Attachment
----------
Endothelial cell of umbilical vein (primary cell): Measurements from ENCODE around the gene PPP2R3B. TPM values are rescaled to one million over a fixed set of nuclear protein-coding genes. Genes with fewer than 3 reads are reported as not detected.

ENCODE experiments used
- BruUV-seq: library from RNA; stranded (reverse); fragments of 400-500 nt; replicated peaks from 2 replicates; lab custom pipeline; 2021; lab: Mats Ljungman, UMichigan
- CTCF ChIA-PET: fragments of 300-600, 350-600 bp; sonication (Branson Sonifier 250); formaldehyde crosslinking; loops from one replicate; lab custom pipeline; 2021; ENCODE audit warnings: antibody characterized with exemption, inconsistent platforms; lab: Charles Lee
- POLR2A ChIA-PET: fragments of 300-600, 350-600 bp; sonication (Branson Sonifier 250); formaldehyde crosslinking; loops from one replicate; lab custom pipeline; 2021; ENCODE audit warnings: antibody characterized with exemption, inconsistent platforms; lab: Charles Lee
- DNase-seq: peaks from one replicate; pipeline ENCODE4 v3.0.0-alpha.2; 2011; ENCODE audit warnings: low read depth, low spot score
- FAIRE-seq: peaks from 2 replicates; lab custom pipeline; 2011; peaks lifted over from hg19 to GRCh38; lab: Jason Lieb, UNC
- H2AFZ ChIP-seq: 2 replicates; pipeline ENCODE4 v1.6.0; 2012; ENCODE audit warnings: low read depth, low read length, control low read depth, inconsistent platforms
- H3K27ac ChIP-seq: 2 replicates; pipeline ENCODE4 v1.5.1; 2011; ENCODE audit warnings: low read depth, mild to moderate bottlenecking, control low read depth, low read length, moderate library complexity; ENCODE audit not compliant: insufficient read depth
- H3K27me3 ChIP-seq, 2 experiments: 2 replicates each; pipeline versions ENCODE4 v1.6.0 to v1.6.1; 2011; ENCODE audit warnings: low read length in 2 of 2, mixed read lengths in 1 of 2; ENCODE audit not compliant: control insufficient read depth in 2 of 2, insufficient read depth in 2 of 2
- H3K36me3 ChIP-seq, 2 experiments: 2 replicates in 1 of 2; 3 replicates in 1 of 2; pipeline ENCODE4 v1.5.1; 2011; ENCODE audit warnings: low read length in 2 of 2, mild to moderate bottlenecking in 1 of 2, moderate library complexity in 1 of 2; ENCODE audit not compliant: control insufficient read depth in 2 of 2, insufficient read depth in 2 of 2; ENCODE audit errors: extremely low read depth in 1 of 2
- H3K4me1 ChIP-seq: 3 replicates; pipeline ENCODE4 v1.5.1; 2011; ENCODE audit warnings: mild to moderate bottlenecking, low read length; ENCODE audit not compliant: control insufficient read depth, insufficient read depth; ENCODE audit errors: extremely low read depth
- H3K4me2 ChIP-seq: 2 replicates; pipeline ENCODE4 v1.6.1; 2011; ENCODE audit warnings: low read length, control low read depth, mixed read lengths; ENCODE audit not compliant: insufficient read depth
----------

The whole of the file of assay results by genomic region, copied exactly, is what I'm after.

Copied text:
Endothelial cell of umbilical vein (primary cell): Measurements from ENCODE around the gene PPP2R3B. TPM values are rescaled to one million over a fixed set of nuclear protein-coding genes. Genes with fewer than 3 reads are reported as not detected.

ENCODE experiments used
- BruUV-seq: library from RNA; stranded (reverse); fragments of 400-500 nt; replicated peaks from 2 replicates; lab custom pipeline; 2021; lab: Mats Ljungman, UMichigan
- CTCF ChIA-PET: fragments of 300-600, 350-600 bp; sonication (Branson Sonifier 250); formaldehyde crosslinking; loops from one replicate; lab custom pipeline; 2021; ENCODE audit warnings: antibody characterized with exemption, inconsistent platforms; lab: Charles Lee
- POLR2A ChIA-PET: fragments of 300-600, 350-600 bp; sonication (Branson Sonifier 250); formaldehyde crosslinking; loops from one replicate; lab custom pipeline; 2021; ENCODE audit warnings: antibody characterized with exemption, inconsistent platforms; lab: Charles Lee
- DNase-seq: peaks from one replicate; pipeline ENCODE4 v3.0.0-alpha.2; 2011; ENCODE audit warnings: low read depth, low spot score
- FAIRE-seq: peaks from 2 replicates; lab custom pipeline; 2011; peaks lifted over from hg19 to GRCh38; lab: Jason Lieb, UNC
- H2AFZ ChIP-seq: 2 replicates; pipeline ENCODE4 v1.6.0; 2012; ENCODE audit warnings: low read depth, low read length, control low read depth, inconsistent platforms
- H3K27ac ChIP-seq: 2 replicates; pipeline ENCODE4 v1.5.1; 2011; ENCODE audit warnings: low read depth, mild to moderate bottlenecking, control low read depth, low read length, moderate library complexity; ENCODE audit not compliant: insufficient read depth
- H3K27me3 ChIP-seq, 2 experiments: 2 replicates each; pipeline versions ENCODE4 v1.6.0 to v1.6.1; 2011; ENCODE audit warnings: low read length in 2 of 2, mixed read lengths in 1 of 2; ENCODE audit not compliant: control insufficient read depth in 2 of 2, insufficient read depth in 2 of 2
- H3K36me3 ChIP-seq, 2 experiments: 2 replicates in 1 of 2; 3 replicates in 1 of 2; pipeline ENCODE4 v1.5.1; 2011; ENCODE audit warnings: low read length in 2 of 2, mild to moderate bottlenecking in 1 of 2, moderate library complexity in 1 of 2; ENCODE audit not compliant: control insufficient read depth in 2 of 2, insufficient read depth in 2 of 2; ENCODE audit errors: extremely low read depth in 1 of 2
- H3K4me1 ChIP-seq: 3 replicates; pipeline ENCODE4 v1.5.1; 2011; ENCODE audit warnings: mild to moderate bottlenecking, low read length; ENCODE audit not compliant: control insufficient read depth, insufficient read depth; ENCODE audit errors: extremely low read depth
- H3K4me2 ChIP-seq: 2 replicates; pipeline ENCODE4 v1.6.1; 2011; ENCODE audit warnings: low read length, control low read depth, mixed read lengths; ENCODE audit not compliant: insufficient read depth